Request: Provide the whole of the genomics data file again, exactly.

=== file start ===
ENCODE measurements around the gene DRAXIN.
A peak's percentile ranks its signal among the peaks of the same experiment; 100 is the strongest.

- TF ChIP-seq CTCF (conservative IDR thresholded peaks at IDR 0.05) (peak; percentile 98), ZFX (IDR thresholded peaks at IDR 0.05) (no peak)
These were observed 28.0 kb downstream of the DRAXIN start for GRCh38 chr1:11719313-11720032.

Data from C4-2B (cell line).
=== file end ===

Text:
ENCODE measurements around the gene DRAXIN.
A peak's percentile ranks its signal among the peaks of the same experiment; 100 is the strongest.

- TF ChIP-seq CTCF (conservative IDR thresholded peaks at IDR 0.05) (peak; percentile 98), ZFX (IDR thresholded peaks at IDR 0.05) (no peak)
These were observed 28.0 kb downstream of the DRAXIN start for GRCh38 chr1:11719313-11720032.

Data from C4-2B (cell line).